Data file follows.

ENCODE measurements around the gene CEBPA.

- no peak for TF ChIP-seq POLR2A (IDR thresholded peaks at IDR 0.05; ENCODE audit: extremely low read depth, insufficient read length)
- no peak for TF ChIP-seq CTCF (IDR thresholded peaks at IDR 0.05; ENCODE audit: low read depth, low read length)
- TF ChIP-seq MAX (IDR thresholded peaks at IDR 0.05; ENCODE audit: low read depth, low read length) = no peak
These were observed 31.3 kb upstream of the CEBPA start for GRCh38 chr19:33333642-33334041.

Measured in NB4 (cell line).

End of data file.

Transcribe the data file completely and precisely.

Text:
ENCODE measurements around the gene CEBPA.

- no peak for TF ChIP-seq POLR2A (IDR thresholded peaks at IDR 0.05; ENCODE audit: extremely low read depth, insufficient read length)
- no peak for TF ChIP-seq CTCF (IDR thresholded peaks at IDR 0.05; ENCODE audit: low read depth, low read length)
- TF ChIP-seq MAX (IDR thresholded peaks at IDR 0.05; ENCODE audit: low read depth, low read length) = no peak
These were observed 31.3 kb upstream of the CEBPA start for GRCh38 chr19:33333642-33334041.

Measured in NB4 (cell line).